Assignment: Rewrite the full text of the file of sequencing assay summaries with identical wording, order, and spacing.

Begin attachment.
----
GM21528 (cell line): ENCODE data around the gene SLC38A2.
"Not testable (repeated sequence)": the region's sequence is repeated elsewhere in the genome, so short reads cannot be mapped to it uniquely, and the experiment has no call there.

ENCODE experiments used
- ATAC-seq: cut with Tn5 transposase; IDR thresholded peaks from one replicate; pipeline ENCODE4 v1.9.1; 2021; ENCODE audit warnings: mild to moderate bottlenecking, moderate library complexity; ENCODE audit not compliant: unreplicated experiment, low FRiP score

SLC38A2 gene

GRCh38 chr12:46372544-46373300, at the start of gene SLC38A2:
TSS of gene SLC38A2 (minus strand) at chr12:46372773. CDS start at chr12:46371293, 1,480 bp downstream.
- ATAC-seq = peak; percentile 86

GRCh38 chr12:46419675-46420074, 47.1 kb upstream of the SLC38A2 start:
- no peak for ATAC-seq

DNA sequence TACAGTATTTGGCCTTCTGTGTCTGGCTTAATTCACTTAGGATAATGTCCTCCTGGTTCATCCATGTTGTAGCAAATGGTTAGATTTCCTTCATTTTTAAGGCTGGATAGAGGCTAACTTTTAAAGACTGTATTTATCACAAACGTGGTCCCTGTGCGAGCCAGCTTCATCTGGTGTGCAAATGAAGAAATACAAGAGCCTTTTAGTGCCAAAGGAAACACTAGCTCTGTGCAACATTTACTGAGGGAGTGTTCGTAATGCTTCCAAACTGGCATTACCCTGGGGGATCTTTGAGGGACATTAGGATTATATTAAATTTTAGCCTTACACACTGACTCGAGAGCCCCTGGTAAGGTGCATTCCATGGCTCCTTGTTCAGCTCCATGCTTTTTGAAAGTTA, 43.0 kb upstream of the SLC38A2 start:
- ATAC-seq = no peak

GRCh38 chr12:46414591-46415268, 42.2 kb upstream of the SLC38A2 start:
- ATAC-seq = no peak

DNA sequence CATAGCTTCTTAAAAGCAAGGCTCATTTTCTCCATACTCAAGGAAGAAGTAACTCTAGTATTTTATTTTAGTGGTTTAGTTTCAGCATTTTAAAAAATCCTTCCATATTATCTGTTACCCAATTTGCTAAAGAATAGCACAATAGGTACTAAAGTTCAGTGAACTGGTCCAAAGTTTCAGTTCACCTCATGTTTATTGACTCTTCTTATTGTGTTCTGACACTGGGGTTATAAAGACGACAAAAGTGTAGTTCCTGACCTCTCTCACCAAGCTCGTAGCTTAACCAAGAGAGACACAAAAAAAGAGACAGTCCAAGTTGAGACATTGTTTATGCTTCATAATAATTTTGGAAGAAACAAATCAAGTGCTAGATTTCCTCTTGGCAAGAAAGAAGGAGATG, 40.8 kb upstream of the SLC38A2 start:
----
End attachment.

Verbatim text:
GM21528 (cell line): ENCODE data around the gene SLC38A2.
"Not testable (repeated sequence)": the region's sequence is repeated elsewhere in the genome, so short reads cannot be mapped to it uniquely, and the experiment has no call there.

ENCODE experiments used
- ATAC-seq: cut with Tn5 transposase; IDR thresholded peaks from one replicate; pipeline ENCODE4 v1.9.1; 2021; ENCODE audit warnings: mild to moderate bottlenecking, moderate library complexity; ENCODE audit not compliant: unreplicated experiment, low FRiP score

SLC38A2 gene

GRCh38 chr12:46372544-46373300, at the start of gene SLC38A2:
TSS of gene SLC38A2 (minus strand) at chr12:46372773. CDS start at chr12:46371293, 1,480 bp downstream.
- ATAC-seq = peak; percentile 86

GRCh38 chr12:46419675-46420074, 47.1 kb upstream of the SLC38A2 start:
- no peak for ATAC-seq

DNA sequence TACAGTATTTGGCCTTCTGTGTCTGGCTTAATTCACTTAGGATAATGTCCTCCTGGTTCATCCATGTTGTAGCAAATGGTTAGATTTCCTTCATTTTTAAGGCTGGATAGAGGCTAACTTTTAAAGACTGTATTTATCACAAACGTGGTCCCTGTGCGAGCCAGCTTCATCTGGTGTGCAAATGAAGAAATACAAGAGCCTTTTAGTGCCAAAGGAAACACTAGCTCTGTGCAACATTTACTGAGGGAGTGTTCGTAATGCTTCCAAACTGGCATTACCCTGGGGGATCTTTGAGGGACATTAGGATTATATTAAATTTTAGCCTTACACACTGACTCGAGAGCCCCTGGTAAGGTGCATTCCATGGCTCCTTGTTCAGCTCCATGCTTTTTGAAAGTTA, 43.0 kb upstream of the SLC38A2 start:
- ATAC-seq = no peak

GRCh38 chr12:46414591-46415268, 42.2 kb upstream of the SLC38A2 start:
- ATAC-seq = no peak

DNA sequence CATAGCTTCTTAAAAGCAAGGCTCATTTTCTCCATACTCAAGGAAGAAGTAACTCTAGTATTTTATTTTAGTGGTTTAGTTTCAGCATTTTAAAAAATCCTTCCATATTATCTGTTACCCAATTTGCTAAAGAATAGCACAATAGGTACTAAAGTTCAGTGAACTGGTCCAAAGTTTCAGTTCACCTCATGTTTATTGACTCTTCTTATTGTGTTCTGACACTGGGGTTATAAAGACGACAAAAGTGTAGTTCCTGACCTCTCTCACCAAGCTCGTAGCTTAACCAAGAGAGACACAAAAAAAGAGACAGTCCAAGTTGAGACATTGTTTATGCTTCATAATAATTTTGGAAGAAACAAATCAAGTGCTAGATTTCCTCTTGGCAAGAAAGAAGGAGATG, 40.8 kb upstream of the SLC38A2 start: